What stands out most, however, is that one of this seller’s key characteristics is avoiding selling. Not so sure someone who avoids selling is a type of seller.

It seems obvious that, like the Relationship Builder (as defined by the authors), the Reactive Problem Solver has little chance at being a top performer.

3. Hard Workers

Hard work is often associated with sales success. What happens, however, when hard work is the defining characteristic of the seller?

I recently had a conversation where the gist went something like this: “I have a lot of people that work at my company. If you asked me to describe some of them, I’d say a few of them are future-focused, problem solving innovators, a few are masters at growing their businesses, one is cantankerous and pushy but successful, and so on.

“There are two people I’d describe primarily as hard workers…they work hard, but I don’t have anything else to say about them in terms of their success or styles. But they sure are pluggers.”

Think of it like this: someone has all the sales skills, and all the personal attributes (except one), to blow the doors off of sales at your company. The only attribute he doesn’t have is being a hard worker. In fact, he’s the laziest person you know. Unlikely to put in more than 30 minutes of actual work a day. Oh, and just on Tuesdays.

Would you hire him? Of course not.

Now I have another person. She’s willing to work day and night, weekdays and weekends, without losing any steam. She’s always open to feedback, and will strive to get more done every day.

Only one problem: she doesn’t get what you do, doesn’t understand your markets or customers, and she’s unlikely to be able to figure it out any time soon because she’s not that bright.

Hire her? I don’t think so.

Effort is a piece of the sales puzzle. It’s a necessary piece—and some people have to work harder than others—but it’s not sufficient for success.

In sales we don’t award points on effort and never have.

Also, how does the hard worker approach selling itself? This we don’t know.

Now 3 for 3 on obvious unlikelihood to be a top performer.

4. Lone Wolves

Now we’re getting somewhere. According to The Challenger Sale, Lone Wolves are second in likelihood to be a top performer. Surprising, right?

The five seller profiles were initially derived from hundreds of surveys of “frontline sales managers across ninety companies around the world.”

They also note, “Lone Wolves tend to do very well despite egregiously flouting the system, because if they didn’t do well, they’d have been fired already.”

Thus, by definition, Lone Wolves come up as successful in the study. If they weren’t, they’d be gone.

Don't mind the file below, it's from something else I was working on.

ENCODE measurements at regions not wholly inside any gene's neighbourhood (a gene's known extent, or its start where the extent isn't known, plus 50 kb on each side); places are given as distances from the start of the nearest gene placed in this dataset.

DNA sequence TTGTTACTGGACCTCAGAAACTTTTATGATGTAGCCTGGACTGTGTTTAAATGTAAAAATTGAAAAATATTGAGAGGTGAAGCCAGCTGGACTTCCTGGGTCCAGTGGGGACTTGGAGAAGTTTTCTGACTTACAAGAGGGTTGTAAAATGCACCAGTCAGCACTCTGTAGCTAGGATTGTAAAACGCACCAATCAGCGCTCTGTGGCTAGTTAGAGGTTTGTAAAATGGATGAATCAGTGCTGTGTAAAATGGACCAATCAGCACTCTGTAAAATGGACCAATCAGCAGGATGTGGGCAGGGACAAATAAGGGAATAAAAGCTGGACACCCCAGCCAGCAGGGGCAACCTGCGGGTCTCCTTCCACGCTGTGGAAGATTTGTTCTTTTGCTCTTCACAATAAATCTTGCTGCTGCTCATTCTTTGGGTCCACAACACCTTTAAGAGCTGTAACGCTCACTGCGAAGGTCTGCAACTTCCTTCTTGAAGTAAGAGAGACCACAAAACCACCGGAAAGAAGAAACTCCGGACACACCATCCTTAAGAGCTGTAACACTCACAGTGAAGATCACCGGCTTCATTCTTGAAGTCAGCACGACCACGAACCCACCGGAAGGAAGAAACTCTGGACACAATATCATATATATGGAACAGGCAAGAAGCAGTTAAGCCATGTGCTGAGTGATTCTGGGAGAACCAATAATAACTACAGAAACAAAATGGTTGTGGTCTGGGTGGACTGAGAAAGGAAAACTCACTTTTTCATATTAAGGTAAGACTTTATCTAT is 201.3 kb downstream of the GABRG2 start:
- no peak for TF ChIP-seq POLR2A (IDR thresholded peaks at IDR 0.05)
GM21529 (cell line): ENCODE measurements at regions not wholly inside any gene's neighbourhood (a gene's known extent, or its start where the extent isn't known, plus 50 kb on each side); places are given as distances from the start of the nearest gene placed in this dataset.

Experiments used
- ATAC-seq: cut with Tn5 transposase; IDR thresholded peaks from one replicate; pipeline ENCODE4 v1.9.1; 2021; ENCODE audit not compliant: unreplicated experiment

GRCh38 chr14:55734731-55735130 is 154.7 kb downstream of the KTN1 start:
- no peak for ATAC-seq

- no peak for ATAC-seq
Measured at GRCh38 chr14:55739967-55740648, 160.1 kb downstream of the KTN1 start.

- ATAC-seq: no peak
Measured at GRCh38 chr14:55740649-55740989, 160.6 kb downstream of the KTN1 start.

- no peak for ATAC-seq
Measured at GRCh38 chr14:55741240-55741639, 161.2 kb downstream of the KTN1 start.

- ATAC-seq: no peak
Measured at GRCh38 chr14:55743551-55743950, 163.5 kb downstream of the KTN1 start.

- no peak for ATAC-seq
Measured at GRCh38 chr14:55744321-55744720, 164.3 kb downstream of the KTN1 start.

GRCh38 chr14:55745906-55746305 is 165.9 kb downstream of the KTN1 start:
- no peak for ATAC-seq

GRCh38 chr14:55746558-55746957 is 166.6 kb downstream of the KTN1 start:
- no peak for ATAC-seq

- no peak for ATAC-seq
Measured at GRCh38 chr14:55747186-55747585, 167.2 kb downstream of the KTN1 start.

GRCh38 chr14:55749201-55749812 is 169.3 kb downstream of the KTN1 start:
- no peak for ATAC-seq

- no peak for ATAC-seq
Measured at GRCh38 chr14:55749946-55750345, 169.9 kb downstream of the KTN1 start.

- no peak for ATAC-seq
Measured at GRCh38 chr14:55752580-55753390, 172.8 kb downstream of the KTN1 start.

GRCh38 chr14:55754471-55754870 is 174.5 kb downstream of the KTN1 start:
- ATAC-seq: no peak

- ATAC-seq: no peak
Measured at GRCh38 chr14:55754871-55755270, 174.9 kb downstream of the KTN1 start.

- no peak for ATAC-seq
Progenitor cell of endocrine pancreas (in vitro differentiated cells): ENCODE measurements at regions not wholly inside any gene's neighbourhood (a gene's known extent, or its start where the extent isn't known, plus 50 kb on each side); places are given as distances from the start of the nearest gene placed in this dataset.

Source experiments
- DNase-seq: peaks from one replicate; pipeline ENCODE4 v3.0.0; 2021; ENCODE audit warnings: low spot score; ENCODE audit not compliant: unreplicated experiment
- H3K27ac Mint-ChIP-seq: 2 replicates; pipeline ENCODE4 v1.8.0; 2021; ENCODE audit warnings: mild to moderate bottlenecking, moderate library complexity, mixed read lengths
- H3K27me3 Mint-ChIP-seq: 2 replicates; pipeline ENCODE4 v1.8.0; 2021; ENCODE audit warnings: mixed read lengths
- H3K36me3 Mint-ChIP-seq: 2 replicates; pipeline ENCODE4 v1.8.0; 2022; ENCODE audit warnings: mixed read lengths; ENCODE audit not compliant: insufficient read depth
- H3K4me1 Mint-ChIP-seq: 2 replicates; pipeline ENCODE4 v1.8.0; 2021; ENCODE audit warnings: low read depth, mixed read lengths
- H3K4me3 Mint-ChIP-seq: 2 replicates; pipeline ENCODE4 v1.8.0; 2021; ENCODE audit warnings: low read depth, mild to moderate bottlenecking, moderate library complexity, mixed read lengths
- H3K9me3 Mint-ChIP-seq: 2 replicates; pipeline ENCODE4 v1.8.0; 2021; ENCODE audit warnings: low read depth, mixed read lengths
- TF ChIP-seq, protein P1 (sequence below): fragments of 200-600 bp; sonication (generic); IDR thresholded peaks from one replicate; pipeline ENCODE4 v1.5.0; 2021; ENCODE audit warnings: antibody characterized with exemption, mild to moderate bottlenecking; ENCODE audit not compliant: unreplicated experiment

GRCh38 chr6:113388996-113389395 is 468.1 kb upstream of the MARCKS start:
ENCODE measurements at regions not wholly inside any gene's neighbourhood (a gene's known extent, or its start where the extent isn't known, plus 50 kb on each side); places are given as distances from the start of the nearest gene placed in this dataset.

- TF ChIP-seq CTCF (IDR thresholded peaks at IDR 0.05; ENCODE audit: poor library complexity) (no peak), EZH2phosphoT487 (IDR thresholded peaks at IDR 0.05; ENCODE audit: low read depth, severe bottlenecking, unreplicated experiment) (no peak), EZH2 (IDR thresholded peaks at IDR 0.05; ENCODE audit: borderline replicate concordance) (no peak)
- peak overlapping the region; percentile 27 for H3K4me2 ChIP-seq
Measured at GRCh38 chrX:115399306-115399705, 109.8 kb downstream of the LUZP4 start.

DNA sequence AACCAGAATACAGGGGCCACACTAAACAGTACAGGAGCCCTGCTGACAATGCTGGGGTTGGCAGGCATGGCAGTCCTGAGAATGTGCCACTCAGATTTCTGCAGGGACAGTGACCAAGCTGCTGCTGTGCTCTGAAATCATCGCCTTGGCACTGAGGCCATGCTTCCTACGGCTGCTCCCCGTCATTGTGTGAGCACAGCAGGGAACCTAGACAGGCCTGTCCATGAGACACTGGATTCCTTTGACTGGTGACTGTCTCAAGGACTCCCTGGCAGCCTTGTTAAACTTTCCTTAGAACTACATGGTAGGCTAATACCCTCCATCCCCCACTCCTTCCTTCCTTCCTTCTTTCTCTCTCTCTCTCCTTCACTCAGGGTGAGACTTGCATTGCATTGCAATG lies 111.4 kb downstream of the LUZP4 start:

Again, however, how do Lone Wolves sell? We don’t know. All we know is they’re confident, don’t follow rules, don’t fill out trip reports, and don’t use the CRM system.

The first three roles are unlikely to be top performers, so Lone Wolves are obviously going to be in the top half at least. Indeed, here they fell.

5. Challengers

Finally, a definition that focuses on how the person sells. Challengers use deep understanding of customers’ businesses to push their thinking and take control of conversations. They’re not afraid to share potentially controversial views. They’re assertive. All excellent characteristics when applied properly.

In the book, the characteristics that set Challengers apart are noted as things like offering the customer unique perspectives, has strong two-way communication skills, knows the customers’ value drivers and business economics, can pressure the customer, and talk about money. These are important, but standard, pieces of advice given to sales people to succeed, and have been for decades.

However, I firmly believe the stronger the relationship (the kind based on trust and value), the more willing a buyer will be to listen to you in the first place, be persuaded by your arguments, and accept your advice.

It’s an old adage—platitude even—that people don’t care how much you know until they know how much you care. Just because it’s trite doesn’t make it false.

In fact, in the “Selling Is Not About Relationships” article, you’ll also find, “It’s not because relationships no longer matter in B2B sales–that would be a naive conclusion.” They go on to say that the relationship that does matter is based on value and progress against goals versus on convenience and being liked.

So selling actually is in part about relationships, just not the definition of the Relationship Builder given in the article itself. Oy, confusing.

An Odd Beauty Contest

The idea of The Challenger Sale research is worthwhile: analyze sales reps to find out what makes for the best success, and help others to emulate that success.

Since the Challenger role consistently beats the other four sales rep types, obviously we should all emulate the Challenger, right?

Why, though, does the Challenger always win?

Think of this as a beauty contest. You have five contestants. Three of them are not good looking at all, one is the very definition of a wild card, and one has a number of classic characteristics of beauty. Odd contest, but not surprisingly, the good looking contestant keeps winning.

What would happen if this person was pitted against four other good looking people? Would they keep winning?

Who knows.

Last Updated August 21, 2023

Topics: Consultative Selling